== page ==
5: Kirsten Wild
The Argos-Shimano rider is more than just a sprinter. Starting the season full-gas at the tail end of January with three stages and the overall in Qatar, Wild took the Dwaars door Vlaanderen and Gent-Wevelgem, went top ten in Flanders and notched four stages at the Energiewacht Tour in a little over a spring fortnight.
More wins followed at the Giro d’ Italia Femminile, the Lotto-Belisol Belgium tour and the Boels Rentals Ladies Tour … before silver on the track in October at the European Championships. Mighty.
6: Giorgia Bronzini
The fastest finisher in the women’s game? Probably. Sprint wins in France, Italy, Belgium, Luxembourg and China are the bare bones of the story: Bronzini won six stages in a row in La Route de France, took three at the Giro d’ Italia Femminile and one at the Giro di Toscana.
Wiggle-Honda got a lot of bang for their buck, with 17 season wins for Bronzini. More of the same for 2014?
7: Elisa Longo Borghini
Longo Borghini is one of a new breed of Italian women who seem as comfortable on ‘foreign’ teams as they do on an Italian squadra. Racing for Hitec Products, the season started with a bang – winning the Trofeo Alfredo Binda world cup at home.
The versatility of ELB is proven by fourth at Flanders, second at Fleche Wallone, second at the National ITT … and then the season almost ended with another bang. A huge crash in the Italian road race put the 21-year old out of competition with a fractured pelvis. Incredibly she came back just two months later and built up to go top ten at the brutal Worlds road race and third at the Chrono des Nations.
What will she do with a full, healthy season to play with next year?
8: Linda Villumsen
The Dane-turned-New Zealander had seemed to suffer from a bit of ‘career drift’ for a while but 2012 and 2013 saw her redirect onto well-signposted highways to success. Thanks in part to Marco Pinotti, who coached the TT specialist to new heights, Villumsen has nailed her place in the upper reaches of women’s cycling.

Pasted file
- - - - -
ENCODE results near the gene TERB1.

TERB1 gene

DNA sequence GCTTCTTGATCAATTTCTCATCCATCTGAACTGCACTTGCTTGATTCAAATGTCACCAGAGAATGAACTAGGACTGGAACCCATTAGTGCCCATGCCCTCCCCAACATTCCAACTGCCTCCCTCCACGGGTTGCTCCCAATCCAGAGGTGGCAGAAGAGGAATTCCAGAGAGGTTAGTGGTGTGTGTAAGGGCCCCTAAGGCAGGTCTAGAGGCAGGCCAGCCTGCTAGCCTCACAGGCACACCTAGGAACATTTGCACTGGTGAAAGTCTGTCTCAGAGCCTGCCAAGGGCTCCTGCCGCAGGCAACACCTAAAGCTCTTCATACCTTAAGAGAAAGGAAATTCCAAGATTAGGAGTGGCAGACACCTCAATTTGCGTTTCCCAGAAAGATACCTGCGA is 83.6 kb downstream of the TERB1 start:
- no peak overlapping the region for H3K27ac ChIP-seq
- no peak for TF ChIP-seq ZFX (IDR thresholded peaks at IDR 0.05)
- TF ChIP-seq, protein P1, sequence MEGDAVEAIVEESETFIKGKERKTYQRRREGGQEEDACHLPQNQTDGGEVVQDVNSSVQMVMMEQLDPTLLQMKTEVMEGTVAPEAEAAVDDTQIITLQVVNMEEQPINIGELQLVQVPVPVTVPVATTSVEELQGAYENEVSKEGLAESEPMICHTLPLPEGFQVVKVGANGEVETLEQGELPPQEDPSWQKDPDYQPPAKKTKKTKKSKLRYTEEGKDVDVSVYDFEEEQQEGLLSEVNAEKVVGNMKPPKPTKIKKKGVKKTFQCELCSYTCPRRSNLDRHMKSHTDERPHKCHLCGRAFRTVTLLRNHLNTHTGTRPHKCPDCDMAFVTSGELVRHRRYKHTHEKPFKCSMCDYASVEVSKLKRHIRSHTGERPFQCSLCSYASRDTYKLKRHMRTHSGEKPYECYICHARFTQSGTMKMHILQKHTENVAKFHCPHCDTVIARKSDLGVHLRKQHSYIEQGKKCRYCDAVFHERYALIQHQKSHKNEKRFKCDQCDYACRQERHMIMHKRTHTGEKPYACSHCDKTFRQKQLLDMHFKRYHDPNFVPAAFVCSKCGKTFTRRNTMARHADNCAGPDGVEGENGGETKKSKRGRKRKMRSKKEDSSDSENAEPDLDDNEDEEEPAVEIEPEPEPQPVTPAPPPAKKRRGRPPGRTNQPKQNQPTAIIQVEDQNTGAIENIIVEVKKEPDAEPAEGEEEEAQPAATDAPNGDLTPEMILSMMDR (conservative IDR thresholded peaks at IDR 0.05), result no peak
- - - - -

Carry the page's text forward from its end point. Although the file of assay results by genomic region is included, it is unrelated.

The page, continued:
Solid in 2012, Villumsen staged one of the coups of the season with a monster solo breakaway win on the last day of the Route de France taking six minutes out of the field to win overall. Second in the TTT, second in the ITT and sixth in the road race at the worlds seem to suggest a broadening of horizons …
9: Anna van der Breggen
No major wins for van der Breggen, but incredible consistency for a woman who’s still only 23. Five top tens in six World Cups, and a fourth in the Worlds road race riding as enforcer for Marianne Vos mean that if the number one doesn’t deliver (probably because she’s been abducted by aliens or something), the Dutch have a ready-to-go replacement. She also picked up seven overall top tens in eight stage races. Watch her turn some of those into big wins in 2014.
10: Francesca Cauz
Not the biggest star yet, and a controversial choice, but making huge progress this year. The Top Girls Fassa Bortolo rider turned 21 in September, breaking through at the Giro d’ Italia Femminile.
She outclimbed almost everyone there, barring Mara Abbott, coming second and third in the hilly middle stages. Cauz ended seventh overall and best young rider – with the likes of Rosella Ratto, Elisa Longho Borghini, Dalia Muccioli and Cauz, Italian women’s racing has a bright future.